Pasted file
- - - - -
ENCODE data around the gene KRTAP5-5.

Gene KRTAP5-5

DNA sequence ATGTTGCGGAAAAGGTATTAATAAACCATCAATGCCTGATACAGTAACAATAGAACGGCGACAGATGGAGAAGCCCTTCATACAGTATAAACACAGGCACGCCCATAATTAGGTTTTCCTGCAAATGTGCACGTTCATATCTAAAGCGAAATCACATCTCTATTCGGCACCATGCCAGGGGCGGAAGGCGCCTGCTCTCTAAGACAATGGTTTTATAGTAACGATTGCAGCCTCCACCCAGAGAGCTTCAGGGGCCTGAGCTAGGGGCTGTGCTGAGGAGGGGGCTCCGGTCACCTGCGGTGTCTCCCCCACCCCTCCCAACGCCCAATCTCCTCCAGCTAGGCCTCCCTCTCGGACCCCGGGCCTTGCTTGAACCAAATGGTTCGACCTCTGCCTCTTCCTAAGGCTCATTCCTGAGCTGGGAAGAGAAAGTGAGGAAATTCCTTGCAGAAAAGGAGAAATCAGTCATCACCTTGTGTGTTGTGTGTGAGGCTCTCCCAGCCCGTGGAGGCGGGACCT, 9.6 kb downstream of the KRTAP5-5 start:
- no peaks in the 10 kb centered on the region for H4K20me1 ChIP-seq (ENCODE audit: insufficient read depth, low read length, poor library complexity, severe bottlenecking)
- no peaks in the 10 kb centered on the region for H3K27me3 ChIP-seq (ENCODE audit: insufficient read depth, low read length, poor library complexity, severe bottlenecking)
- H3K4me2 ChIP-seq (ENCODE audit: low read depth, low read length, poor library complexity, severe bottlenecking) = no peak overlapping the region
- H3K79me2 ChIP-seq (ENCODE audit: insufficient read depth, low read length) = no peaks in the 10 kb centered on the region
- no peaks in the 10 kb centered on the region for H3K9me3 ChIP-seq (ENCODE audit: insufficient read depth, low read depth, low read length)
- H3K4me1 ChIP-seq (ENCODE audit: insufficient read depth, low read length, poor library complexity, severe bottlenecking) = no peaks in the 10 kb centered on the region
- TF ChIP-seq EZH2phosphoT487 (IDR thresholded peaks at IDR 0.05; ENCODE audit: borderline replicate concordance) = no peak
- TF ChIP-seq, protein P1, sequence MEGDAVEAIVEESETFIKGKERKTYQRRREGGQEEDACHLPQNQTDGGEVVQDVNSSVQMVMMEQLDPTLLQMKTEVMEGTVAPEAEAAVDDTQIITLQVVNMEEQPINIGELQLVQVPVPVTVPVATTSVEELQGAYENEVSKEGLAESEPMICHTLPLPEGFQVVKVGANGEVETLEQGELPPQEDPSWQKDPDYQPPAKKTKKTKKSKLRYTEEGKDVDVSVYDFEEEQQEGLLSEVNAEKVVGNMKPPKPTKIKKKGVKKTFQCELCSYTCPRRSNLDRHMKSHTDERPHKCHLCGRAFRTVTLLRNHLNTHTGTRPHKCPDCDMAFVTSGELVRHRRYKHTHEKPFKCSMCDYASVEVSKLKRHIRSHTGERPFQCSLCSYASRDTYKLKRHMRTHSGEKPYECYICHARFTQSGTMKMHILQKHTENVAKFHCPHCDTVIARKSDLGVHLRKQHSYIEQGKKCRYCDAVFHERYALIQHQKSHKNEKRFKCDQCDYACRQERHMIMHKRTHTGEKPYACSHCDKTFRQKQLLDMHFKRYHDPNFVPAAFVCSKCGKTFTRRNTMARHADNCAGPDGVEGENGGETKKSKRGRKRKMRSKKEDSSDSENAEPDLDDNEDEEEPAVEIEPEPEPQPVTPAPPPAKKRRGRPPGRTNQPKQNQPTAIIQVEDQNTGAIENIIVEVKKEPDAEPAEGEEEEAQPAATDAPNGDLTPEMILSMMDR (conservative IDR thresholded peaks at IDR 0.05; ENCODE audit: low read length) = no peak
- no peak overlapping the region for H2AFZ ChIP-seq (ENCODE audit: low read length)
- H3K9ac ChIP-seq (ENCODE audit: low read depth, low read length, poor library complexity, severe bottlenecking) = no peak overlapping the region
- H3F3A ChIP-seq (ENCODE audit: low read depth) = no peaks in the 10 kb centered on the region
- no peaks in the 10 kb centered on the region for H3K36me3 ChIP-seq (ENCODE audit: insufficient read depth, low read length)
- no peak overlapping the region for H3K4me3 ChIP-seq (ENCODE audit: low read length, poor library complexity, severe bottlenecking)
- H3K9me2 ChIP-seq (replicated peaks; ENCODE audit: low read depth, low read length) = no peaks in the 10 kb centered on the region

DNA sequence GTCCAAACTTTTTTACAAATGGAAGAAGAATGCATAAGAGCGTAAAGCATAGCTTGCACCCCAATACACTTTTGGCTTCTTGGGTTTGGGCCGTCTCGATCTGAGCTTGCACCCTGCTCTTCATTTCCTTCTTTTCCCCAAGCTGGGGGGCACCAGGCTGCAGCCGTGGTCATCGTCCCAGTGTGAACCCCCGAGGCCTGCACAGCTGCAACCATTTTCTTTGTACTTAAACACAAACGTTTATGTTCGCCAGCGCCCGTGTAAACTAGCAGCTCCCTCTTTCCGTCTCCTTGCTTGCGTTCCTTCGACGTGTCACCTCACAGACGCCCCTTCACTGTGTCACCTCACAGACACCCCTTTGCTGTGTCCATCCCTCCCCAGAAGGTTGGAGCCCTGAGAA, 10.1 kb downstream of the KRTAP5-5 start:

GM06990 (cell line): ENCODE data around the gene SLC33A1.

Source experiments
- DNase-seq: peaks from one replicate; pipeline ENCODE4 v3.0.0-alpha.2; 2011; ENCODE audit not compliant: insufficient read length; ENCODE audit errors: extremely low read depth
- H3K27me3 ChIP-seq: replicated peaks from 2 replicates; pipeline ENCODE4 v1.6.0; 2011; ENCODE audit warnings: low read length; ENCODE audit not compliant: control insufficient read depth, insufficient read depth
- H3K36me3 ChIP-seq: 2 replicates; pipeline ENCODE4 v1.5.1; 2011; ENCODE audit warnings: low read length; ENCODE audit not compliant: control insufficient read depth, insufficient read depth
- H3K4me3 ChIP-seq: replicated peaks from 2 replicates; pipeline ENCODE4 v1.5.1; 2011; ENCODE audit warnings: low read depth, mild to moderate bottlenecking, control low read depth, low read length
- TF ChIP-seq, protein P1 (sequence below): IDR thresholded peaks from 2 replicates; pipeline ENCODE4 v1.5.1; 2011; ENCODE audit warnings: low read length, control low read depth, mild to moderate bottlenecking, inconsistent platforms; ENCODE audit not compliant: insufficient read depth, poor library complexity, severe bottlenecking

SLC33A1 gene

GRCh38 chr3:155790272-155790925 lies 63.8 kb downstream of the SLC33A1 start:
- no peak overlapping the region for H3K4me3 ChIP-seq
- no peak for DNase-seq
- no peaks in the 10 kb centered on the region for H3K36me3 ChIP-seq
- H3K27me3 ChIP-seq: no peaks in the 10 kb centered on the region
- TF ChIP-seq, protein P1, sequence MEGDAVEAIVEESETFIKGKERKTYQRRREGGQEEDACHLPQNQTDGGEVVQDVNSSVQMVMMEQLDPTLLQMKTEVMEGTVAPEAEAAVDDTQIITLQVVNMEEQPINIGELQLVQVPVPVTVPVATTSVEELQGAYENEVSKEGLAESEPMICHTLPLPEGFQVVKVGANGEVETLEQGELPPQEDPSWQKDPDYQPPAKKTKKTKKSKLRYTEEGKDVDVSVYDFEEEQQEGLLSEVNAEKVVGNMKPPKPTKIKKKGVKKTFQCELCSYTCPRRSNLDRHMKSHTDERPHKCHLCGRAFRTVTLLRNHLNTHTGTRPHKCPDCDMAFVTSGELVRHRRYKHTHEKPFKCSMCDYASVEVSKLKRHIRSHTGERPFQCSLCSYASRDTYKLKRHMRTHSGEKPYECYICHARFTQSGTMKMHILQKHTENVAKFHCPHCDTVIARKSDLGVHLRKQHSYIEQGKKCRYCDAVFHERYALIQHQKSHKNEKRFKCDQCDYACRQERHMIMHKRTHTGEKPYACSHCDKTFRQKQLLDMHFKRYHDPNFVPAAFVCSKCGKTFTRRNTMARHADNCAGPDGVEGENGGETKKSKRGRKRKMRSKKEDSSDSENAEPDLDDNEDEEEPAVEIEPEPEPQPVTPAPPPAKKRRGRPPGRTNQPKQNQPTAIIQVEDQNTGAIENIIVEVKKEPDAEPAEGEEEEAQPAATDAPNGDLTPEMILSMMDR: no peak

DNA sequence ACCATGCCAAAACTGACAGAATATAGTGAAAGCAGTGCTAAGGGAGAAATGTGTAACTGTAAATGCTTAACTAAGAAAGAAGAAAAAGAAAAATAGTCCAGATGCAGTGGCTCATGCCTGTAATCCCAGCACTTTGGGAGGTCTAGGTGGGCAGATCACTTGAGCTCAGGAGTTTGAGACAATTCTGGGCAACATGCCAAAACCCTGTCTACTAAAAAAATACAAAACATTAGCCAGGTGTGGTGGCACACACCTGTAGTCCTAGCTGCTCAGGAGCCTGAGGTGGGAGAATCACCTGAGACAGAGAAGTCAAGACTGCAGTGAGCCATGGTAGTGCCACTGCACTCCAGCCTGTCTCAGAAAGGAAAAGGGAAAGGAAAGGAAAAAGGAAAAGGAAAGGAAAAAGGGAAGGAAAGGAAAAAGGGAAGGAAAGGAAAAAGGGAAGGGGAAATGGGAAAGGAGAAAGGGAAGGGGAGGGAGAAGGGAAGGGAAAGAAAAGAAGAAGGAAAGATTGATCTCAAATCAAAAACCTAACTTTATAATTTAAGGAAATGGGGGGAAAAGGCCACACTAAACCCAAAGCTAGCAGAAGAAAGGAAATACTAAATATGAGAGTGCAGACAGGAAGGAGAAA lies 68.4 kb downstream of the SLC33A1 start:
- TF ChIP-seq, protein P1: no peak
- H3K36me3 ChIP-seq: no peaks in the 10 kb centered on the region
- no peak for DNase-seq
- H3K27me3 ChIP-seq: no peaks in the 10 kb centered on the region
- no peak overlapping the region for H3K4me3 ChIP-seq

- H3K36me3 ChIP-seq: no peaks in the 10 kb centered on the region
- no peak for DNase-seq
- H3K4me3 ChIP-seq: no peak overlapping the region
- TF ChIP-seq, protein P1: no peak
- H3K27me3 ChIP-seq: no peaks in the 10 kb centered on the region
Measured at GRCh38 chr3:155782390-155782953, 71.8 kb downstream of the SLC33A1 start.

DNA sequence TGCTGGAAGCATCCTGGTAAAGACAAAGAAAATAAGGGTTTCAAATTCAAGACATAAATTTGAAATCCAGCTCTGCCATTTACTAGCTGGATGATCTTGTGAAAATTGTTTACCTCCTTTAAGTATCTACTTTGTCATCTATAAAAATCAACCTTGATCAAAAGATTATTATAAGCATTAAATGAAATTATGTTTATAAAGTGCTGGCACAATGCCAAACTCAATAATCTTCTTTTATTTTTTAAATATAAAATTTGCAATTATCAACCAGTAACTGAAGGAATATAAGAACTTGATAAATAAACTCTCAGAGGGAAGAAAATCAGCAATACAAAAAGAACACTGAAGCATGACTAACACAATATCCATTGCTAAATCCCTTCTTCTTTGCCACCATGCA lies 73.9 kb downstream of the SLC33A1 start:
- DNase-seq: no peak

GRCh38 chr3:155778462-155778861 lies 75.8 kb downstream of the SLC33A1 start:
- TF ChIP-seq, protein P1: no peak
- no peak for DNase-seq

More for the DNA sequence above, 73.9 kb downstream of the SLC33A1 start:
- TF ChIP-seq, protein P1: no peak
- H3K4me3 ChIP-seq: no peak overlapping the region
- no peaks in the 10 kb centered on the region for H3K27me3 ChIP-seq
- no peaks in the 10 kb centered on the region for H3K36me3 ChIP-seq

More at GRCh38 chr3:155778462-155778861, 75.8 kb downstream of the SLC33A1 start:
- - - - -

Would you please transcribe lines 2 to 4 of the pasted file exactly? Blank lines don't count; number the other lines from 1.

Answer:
Gene KRTAP5-5

DNA sequence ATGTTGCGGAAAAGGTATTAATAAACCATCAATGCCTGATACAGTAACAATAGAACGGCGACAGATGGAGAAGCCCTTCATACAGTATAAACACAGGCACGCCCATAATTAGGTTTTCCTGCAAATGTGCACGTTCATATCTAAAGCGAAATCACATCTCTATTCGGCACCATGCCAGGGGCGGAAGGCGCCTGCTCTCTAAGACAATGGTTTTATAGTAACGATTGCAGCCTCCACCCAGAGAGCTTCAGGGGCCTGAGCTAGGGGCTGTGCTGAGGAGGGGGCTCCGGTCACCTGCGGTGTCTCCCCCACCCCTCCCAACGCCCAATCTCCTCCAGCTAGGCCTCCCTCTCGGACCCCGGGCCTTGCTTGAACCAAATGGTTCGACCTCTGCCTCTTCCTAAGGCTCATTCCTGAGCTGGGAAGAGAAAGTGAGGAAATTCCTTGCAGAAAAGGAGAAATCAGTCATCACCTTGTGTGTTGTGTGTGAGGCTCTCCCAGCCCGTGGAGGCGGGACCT, 9.6 kb downstream of the KRTAP5-5 start:
- no peaks in the 10 kb centered on the region for H4K20me1 ChIP-seq (ENCODE audit: insufficient read depth, low read length, poor library complexity, severe bottlenecking)